Obviously inspired by NBA Jam, Saber Interactive’s NBA Playgrounds does so many things right, but is unable to truly cash in on a desperately desolate arcade basketball genre that needs to be filled thanks to subpar shooting mechanics. The end result is a basketball game that sometimes can be fun but is ultimately mediocre.
With a wild cast of NBA regulars and legends, NBA Playgrounds has an impressive amount of polish away from its actual gameplay. Opening up packs of cards and unlocking players is one of the most enjoyable parts of the game. Add in solid commentary and a few different parks to play in and the series has a plethora of potential.
However, once on the court, the game isn’t able to hold its own.
Overall, the game’s control is solid as players move around the court effortlessly. The Wallace and Gromit meets California Raisins-inspired look gets the job done too as modern players the likes of Dwight Howard and legends Bill Walton and Patrick Ewing all look cool. On the court, moving the ball up and down the court is seamless as well. Crossovers are fun, the blocking mechanic works well and alley-oops are just as cool as they are in NBA Jam. Shooting, however, is an absolute drag. After a dozen games or so, it feels almost impossible at times to know how to nail a three-pointer without the support of a power-up. Even the game’s dunks, which look awesome are ruined by a timing mechanic that is wonky and hard to read. While it gets easier in time, the game isn’t as accessible as it could have been. The fact that your stamina meter plays such a huge role also takes away from what could have been an arcade masterpiece.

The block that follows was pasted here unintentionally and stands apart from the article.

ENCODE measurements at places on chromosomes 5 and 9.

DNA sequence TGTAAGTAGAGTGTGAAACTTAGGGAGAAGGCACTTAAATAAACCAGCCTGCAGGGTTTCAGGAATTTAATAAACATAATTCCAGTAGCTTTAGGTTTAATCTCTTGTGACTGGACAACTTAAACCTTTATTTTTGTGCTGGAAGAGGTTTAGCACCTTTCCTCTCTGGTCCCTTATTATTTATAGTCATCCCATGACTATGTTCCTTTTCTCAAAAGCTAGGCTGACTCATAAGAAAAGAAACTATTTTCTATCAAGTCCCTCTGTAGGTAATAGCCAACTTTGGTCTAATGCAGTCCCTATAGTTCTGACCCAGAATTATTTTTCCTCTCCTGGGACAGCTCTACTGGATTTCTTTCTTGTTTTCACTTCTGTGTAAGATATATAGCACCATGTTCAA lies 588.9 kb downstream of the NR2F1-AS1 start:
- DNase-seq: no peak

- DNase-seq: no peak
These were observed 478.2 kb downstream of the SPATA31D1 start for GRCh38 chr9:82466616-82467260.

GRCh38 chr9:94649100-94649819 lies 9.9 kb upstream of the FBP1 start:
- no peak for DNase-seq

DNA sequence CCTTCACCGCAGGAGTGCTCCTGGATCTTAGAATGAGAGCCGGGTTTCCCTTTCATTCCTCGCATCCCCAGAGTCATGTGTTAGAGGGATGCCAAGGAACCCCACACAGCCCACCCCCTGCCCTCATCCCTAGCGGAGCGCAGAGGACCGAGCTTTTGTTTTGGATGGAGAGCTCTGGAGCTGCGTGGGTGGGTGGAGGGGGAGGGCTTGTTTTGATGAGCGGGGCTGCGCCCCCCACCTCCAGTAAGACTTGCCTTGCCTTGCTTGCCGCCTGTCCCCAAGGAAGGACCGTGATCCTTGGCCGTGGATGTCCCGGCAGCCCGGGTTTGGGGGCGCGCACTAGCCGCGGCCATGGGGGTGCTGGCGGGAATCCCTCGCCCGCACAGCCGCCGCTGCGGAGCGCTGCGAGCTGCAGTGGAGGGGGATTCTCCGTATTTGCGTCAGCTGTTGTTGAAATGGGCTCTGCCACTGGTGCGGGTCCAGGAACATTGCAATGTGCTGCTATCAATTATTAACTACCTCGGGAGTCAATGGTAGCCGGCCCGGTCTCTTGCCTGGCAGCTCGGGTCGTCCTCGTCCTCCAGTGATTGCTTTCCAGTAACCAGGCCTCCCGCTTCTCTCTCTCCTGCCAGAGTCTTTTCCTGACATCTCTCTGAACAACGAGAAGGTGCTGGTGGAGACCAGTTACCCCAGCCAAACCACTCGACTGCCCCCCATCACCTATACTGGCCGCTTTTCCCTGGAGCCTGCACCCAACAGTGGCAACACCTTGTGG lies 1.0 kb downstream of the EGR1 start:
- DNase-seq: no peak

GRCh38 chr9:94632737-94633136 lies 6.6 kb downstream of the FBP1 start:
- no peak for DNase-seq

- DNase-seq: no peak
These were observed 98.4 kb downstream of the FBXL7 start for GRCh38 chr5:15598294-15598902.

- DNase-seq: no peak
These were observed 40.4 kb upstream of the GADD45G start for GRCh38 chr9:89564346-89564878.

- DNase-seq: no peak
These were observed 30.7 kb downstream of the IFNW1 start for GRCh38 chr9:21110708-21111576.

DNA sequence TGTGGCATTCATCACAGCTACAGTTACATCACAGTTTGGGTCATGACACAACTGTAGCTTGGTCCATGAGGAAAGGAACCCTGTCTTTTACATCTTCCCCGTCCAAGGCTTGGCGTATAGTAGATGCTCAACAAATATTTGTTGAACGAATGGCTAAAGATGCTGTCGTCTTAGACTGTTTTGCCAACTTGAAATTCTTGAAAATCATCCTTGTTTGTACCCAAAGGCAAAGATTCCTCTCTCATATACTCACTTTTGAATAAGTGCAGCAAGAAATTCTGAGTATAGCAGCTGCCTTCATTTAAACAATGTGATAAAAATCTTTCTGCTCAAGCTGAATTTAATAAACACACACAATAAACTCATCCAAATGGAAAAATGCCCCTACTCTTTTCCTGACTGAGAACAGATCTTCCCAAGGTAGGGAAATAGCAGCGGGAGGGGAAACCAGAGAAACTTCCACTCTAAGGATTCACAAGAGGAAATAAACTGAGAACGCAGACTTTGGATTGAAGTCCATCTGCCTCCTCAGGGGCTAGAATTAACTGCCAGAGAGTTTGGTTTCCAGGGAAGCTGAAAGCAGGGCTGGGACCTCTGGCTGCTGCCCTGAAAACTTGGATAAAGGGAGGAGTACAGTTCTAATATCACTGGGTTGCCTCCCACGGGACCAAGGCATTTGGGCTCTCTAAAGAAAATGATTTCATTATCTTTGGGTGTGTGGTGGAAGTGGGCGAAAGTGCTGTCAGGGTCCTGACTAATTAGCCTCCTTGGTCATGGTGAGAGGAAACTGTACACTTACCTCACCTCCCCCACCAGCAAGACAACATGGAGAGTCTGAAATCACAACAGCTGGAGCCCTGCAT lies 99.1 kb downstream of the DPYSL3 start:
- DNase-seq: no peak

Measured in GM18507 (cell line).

As a result, you have a basketball game that could have been wonderful instead be annoying and frustrating. While it could obviously be fixed in a series of patches, it’s the second sports game from an indie developer this year (Old Time Hockey, being the first) that came so close to becoming something special before being ruined thanks to a fail that tarnished all the hard work.
On its merits, NBA Playgrounds could have been great, but with its shooting woes, it’s just barely playable. Requiring far less skill than it should, it’ll best be enjoyed by someone who wants to introduce someone to basketball video games, instead of its true target audience- someone who loves them.
Patrick Hickey Jr.
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